Futurist Nikolas Badminton was the keynote speaker at the AIA’s Aftermarket Conference for Executives in Toronto on April 26.
It was all about the future at the Aftermarket Conference for Executives.
The Automotive Industries Association of Canada hosted 65 people to hear from futurist Nikolas Badmindon, author Diane Francis, tech visionary Michael Hyatt and a series of TEDx-style talks from industry experts.
Vancouver-based Badminton predicted that electric cars and autonomous vehicles will have a tremendous impact on the aftermarket.
If nothing else, the dramatic reduction in moving engine parts will rewrite the rules of automotive maintenance and repair.
“Wear-and-tear parts are a huge part of the aftermarket,” he said. “But this landscape is going to be changed in the future.”
He referenced a recent study by the Union Bank of Switzerland on the total cost of ownership of an electric vehicle versus an equivalent combustion engine vehicle. In a detailed analysis of the components of a Chevy Bolt and a Volkswagen Golf, UBS suggested the aftersales revenue pool will drop by 60% or $400 per vehicle per year.
The conclusion is based partly on the fact that the Bolt has only 24 moving parts, compared to the Golf’s 149. Factoring in wear parts, the difference extends to just 35 for the Bolt but 167 for the Golf.
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The result of more efficient vehicle powerplants and autonomous driving capabilities could lead to more than half a million job losses in Canada, he said.
Most of them would be among drivers (283,185 truck drivers, 50,000 taxi drivers, and 22,000 Uber drivers), but vehicle parts manufacturing could lose some 125,000 workers. And the number of automotive technicians could decline by over 70,000.
“That’s the industry you’re in,” Badminton said. “A new world is coming, and you have to be ready for it.”
New opportunities will emerge, he added, like converting classic cars into EVs, but he sees massive social and industrial realignment coming.
“We’ll be a high-tech society. This world will work completely differently. Life and mobility will be completely reimagined,” he said. “Welcome to the future. I think it’s going to be exciting”
Francis discussed the similarities between Canada and the United States, highlighting that a physical border doesn’t create a line between cultures and way of thinking.
Author Diane Francis talked about the close relationship between Canad and the U.S.
“We’re kin,” Francis said, as she showed a picture of the Peace Arch Border Crossing that separates British Columbia and the state of Washington and highlighted that we share similar values and beliefs like gun control, capital punishment and marijuana legalization. But, “they don’t get what they want because their politics don’t work as well as ours do.”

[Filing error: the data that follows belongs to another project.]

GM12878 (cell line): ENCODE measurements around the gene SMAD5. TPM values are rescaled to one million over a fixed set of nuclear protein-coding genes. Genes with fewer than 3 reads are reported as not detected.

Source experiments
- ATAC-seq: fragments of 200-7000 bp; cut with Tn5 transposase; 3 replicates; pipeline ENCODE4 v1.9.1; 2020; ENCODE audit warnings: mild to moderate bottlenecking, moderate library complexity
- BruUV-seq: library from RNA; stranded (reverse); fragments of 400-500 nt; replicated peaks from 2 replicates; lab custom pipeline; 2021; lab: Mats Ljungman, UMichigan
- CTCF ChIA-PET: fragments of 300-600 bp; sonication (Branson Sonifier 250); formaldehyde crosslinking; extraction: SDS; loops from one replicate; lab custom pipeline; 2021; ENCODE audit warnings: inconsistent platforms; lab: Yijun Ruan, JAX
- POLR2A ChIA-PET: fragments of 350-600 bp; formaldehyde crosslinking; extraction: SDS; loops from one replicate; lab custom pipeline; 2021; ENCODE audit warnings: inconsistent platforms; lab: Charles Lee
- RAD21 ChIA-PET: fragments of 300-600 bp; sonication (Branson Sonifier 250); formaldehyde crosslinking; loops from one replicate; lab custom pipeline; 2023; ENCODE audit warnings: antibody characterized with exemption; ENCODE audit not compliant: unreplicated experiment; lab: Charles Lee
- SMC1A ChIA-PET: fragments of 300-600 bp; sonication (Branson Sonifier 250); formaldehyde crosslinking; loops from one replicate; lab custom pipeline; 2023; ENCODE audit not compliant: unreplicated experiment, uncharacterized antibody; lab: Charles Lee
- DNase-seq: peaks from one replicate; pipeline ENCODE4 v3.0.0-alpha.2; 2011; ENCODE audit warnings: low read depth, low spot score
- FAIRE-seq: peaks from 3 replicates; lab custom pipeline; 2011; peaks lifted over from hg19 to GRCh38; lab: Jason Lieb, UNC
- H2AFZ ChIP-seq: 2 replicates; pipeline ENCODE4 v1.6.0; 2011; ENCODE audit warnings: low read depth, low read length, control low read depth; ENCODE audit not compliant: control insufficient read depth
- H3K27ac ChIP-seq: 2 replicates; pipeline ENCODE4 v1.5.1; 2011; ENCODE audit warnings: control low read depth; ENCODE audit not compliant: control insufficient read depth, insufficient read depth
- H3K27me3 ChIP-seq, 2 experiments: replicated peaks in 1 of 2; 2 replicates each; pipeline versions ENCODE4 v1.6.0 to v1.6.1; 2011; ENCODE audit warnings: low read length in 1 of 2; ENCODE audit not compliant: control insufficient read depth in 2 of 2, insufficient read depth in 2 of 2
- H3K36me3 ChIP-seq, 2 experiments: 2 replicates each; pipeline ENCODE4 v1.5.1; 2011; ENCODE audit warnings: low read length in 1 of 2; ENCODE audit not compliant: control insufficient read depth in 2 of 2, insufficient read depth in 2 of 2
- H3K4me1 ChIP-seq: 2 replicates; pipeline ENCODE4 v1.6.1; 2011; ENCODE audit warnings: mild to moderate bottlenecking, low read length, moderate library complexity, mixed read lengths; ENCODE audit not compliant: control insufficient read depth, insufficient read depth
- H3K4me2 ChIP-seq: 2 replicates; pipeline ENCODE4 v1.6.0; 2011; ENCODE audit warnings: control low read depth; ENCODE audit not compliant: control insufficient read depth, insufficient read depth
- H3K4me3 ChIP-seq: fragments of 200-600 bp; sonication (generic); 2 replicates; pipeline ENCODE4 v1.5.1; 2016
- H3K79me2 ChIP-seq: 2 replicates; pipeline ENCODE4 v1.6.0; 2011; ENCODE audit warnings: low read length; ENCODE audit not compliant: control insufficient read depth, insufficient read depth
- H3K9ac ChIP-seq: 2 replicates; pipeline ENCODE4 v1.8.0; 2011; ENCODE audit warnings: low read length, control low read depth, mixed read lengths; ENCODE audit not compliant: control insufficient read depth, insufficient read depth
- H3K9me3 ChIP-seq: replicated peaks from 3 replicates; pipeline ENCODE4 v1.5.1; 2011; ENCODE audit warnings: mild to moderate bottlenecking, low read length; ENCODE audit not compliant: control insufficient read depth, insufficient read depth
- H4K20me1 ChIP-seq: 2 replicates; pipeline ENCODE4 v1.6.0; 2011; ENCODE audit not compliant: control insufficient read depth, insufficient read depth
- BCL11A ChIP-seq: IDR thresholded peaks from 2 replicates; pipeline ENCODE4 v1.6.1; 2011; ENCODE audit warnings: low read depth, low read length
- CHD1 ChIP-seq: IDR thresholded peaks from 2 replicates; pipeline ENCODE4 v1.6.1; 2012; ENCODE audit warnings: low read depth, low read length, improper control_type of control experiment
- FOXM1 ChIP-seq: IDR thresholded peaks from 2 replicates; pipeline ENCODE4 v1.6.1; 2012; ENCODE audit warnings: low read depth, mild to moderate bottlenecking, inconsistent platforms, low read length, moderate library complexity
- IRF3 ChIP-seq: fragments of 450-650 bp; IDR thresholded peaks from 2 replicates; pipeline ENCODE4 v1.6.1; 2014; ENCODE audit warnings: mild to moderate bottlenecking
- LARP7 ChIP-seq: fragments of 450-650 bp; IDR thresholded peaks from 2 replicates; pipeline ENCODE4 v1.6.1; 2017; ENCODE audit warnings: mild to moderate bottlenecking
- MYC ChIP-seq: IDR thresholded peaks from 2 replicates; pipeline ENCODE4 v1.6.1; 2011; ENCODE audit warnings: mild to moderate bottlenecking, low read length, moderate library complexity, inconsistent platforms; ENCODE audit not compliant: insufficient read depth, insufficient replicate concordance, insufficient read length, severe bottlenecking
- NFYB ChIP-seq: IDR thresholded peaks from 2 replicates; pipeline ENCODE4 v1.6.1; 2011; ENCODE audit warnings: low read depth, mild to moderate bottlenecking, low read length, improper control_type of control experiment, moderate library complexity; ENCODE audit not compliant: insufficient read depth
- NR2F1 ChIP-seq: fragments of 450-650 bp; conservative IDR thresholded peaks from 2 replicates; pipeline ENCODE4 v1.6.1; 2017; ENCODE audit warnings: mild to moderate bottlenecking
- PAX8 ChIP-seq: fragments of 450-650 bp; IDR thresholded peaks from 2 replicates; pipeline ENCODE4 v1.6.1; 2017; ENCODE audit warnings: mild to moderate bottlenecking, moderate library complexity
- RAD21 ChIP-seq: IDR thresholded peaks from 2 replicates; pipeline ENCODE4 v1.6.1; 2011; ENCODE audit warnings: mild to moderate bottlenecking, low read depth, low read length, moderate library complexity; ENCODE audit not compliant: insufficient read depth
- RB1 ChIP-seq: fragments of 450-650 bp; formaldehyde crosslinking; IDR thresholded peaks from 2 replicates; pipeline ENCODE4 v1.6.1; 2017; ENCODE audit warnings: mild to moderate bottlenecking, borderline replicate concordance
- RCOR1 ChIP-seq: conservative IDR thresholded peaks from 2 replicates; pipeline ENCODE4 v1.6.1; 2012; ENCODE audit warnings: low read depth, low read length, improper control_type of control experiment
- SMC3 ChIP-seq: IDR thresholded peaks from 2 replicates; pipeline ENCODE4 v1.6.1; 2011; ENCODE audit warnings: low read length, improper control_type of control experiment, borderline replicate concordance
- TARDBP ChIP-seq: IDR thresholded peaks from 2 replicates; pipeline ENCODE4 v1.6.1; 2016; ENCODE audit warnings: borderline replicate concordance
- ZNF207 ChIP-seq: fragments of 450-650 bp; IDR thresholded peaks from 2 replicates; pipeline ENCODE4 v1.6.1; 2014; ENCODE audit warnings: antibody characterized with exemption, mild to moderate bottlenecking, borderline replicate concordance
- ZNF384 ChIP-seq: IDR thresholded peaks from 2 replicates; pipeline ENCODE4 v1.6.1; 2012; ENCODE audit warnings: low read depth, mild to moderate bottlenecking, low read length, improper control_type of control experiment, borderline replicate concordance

Francis pushed for greater economic integration between Canada and the U.S. “Because of the challenges we face, because some things can only be solved together and because why not exploit what we already share and like about each other.”
She also speculated on NAFTA, saying her guess was they the steel tariff exemption will continue until 2019 with an agreement in place to cover all countries as both the U.S., and Mexico head into elections.
Paul Prochilo of Simplicity Car Care gave the first TEDx-style talked and looked at the challenges – or, as he called them, opportunities – facing the aftermarket.
Whether it was changing customer demands or a shortage of talent, Prochilo said these were instead opportunities for the aftermarket. For example, customers who don’t want to be boxed into a shop’s open hours of 8 a.m. to 5 p.m. may not be as concerned about how much they’re going to pay for repairs and service, creating an opportunity to de-commoditize.
“It doesn’t have to be price drive – it should be price sensitive – but price is not the only rule of engagement anymore,” he explained.
The second TEDx-style talk came from Dave Fifield who explained how Wakefield Canada started thinking about their customer when they developed Think Tank – a device that communicated between shop and supplier on oil levels and delivered product as needed. (See more on this here.)
“With this particular program, not only do we enhance our efficiency but we’re able to manage our supply chain more effectively and our customer satisfaction levels go up significantly. It is of significant benefit if you’re operating a shop or you’re moving a lot of oil to not have to get on the phone, figure out what you need and when you’ll need it. That’s all been taken away from the customer.”
Paul Prochilo delivered a TEDx-style talk at the AIA’s ACE event, where he noted many of the challenges facing the industry can be opportunities.
Ray Proulx, business development manager at KYB, discussed a project to completely re-envision a new eCatalogue for the company in the third TEDx-style discussion. It was designed to include 360-degree images so technicians could verify the part they needed. It also has the ability to be updated in real time.
“One of the biggest challenges we face in this industry is the ability to deliver information in real time. It is data that will help our customers do their jobs,” he said. “We have to make sure everyone in the chain has a thorough understanding of the products they’re actually selling. Vehicle technologies are changing every day.”
Entrepreneur Hyatt closed out the conference with a look at how incremental improvements can have a huge cumulative effect on a company. He suggested that big changes tend to be over-valued in the business world.
“It’s much better to aggregate a number of marginal gains over the course of a year,” he said. “You’ll find huge improvements in performance by concentrating on many small gains rather than a few big ones.”
He gave many examples of companies that have made small corrective steps to capture tremendous market advantages.